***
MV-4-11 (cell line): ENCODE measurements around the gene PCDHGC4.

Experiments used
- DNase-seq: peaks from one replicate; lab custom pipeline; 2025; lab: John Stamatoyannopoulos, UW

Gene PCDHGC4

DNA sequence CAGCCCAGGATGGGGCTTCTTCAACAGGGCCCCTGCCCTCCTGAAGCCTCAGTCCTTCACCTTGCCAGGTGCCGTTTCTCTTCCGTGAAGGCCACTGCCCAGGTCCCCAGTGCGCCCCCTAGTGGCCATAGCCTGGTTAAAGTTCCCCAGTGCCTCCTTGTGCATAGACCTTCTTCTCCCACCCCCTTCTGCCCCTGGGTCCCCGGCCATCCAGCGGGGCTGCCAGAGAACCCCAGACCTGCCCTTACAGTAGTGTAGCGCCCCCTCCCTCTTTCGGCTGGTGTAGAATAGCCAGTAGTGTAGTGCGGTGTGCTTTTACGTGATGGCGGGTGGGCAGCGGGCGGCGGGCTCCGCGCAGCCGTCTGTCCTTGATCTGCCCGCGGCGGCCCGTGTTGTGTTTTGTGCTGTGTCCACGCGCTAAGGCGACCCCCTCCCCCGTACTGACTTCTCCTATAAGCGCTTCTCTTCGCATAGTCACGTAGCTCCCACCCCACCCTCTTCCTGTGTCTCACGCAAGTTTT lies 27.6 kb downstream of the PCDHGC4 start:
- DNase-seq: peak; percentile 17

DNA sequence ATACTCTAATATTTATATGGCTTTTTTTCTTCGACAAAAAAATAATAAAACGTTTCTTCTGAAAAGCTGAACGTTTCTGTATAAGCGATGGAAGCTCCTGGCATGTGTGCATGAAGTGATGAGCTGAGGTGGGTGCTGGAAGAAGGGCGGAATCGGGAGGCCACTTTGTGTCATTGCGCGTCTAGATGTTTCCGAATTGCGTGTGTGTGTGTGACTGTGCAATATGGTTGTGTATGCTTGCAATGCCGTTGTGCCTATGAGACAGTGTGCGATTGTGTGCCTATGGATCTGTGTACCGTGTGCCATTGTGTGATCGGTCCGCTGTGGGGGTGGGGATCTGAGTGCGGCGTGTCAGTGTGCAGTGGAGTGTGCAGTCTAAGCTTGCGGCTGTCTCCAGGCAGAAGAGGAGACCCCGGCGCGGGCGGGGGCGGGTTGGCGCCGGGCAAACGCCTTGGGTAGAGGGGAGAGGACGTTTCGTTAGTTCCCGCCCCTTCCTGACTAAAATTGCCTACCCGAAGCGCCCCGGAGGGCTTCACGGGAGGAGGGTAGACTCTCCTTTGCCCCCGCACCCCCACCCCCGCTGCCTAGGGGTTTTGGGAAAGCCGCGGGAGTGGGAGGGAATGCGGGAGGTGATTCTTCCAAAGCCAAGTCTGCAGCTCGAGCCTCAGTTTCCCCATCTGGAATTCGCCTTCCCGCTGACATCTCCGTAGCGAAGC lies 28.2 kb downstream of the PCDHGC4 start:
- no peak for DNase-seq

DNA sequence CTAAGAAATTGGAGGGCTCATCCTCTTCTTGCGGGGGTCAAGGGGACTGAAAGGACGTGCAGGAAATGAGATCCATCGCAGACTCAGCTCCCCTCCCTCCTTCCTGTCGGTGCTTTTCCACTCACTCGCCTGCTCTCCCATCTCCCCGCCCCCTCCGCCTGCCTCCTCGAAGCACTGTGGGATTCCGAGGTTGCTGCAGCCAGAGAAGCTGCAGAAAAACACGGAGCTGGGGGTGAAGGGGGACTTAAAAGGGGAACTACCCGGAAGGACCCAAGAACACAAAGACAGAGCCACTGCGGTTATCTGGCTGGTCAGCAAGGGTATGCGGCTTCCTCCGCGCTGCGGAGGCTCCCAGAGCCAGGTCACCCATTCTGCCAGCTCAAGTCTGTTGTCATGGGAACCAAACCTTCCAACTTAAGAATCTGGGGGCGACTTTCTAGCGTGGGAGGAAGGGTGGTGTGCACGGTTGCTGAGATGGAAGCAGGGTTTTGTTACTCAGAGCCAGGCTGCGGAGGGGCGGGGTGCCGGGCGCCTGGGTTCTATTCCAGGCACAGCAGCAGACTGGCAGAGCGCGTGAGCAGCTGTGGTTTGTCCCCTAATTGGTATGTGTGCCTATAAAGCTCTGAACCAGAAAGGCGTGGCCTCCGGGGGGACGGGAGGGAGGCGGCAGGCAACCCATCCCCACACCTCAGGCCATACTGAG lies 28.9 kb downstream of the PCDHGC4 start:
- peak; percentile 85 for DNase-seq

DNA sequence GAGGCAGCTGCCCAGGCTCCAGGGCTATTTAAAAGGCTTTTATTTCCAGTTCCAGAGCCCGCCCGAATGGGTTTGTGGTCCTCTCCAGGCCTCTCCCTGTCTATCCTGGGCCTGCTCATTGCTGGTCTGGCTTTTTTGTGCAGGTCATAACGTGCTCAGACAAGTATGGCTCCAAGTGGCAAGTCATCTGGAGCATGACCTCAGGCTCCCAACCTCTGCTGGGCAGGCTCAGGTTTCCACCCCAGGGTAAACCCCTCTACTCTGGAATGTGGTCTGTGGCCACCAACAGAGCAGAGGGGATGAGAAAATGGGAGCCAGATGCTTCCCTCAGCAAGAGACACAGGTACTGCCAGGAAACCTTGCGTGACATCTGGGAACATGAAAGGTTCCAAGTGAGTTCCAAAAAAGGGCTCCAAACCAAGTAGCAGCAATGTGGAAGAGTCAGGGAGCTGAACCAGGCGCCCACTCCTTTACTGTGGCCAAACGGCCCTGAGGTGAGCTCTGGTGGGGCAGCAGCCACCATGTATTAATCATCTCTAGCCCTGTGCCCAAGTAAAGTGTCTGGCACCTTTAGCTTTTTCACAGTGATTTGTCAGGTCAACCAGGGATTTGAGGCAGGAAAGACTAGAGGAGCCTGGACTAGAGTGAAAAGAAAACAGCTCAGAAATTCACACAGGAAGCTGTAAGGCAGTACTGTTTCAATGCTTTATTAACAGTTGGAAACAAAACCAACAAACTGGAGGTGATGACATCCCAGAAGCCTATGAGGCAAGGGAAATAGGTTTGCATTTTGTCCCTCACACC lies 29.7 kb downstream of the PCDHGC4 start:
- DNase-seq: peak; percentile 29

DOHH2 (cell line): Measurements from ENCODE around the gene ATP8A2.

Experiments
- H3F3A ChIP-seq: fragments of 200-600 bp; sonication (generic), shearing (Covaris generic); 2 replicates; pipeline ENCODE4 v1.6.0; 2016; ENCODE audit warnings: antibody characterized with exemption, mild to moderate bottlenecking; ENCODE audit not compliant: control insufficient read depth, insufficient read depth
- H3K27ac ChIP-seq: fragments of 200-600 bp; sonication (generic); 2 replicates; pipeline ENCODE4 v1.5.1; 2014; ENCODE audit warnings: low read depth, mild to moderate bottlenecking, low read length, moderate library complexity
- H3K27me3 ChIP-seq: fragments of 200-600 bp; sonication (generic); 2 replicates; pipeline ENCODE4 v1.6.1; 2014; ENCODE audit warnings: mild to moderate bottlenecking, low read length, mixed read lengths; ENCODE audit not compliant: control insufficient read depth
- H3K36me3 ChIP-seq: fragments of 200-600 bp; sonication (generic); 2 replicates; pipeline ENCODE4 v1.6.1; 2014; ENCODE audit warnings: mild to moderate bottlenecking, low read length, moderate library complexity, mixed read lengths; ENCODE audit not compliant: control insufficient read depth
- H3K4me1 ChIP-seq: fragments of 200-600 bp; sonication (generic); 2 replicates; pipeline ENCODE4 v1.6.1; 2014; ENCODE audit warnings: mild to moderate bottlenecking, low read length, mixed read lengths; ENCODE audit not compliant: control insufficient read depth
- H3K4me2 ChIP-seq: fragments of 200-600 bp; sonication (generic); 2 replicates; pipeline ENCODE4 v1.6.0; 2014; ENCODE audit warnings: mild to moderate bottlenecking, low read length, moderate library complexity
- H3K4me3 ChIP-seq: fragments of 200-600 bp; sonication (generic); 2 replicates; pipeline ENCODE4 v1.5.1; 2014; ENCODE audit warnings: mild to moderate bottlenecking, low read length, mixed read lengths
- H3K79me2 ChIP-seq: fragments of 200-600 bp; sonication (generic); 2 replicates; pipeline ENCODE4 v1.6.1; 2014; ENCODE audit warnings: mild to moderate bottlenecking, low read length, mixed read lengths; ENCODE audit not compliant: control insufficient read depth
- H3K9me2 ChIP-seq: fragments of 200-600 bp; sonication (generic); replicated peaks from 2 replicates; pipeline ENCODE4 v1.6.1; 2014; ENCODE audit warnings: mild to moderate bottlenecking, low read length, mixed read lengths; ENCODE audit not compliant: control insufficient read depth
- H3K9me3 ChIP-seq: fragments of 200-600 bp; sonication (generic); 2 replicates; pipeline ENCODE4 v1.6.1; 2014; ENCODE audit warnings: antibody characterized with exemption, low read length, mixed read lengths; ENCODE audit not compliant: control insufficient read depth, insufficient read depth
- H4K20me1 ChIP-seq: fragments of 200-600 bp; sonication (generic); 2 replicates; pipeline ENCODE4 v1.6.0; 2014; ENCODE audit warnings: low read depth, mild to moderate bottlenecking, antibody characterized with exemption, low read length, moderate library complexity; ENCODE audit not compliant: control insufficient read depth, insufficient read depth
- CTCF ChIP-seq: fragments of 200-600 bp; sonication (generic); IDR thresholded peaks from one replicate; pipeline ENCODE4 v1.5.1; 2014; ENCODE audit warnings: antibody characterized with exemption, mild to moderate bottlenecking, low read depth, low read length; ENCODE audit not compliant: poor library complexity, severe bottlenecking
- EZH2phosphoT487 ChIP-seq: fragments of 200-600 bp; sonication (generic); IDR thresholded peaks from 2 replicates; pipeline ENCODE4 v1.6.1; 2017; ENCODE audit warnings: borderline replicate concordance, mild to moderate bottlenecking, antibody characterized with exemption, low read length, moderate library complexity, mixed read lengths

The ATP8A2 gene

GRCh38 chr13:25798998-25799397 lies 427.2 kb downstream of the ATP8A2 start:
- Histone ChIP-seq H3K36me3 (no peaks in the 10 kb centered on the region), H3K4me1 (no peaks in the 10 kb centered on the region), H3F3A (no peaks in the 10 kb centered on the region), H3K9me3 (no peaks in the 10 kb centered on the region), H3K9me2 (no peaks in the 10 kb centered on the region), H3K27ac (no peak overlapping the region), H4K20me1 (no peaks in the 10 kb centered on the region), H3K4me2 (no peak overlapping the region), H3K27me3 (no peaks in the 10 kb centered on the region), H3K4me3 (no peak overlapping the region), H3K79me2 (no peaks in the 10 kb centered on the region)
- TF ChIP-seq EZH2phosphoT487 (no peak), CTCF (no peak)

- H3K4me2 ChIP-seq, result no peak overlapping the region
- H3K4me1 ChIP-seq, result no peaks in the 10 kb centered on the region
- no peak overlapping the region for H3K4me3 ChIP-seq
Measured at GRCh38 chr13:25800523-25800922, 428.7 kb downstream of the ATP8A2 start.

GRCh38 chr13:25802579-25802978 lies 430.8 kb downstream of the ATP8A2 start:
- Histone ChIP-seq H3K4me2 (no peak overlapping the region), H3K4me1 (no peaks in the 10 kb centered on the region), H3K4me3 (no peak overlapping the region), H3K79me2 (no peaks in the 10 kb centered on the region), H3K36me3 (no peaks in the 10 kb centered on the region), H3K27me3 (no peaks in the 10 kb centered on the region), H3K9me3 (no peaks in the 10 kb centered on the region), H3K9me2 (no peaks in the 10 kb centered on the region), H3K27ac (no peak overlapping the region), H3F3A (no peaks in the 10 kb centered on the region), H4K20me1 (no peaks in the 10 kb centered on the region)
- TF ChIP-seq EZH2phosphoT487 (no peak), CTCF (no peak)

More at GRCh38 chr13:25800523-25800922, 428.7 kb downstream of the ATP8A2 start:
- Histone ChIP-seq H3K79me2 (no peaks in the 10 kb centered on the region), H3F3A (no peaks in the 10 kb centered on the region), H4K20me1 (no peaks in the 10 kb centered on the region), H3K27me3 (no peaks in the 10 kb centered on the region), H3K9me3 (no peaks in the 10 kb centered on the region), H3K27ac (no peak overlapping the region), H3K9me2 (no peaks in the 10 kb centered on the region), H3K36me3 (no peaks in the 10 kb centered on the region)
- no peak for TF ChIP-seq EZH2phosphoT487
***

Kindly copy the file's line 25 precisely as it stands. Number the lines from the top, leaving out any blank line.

- H4K20me1 ChIP-seq: fragments of 200-600 bp; sonication (generic); 2 replicates; pipeline ENCODE4 v1.6.0; 2014; ENCODE audit warnings: low read depth, mild to moderate bottlenecking, antibody characterized with exemption, low read length, moderate library complexity; ENCODE audit not compliant: control insufficient read depth, insufficient read depth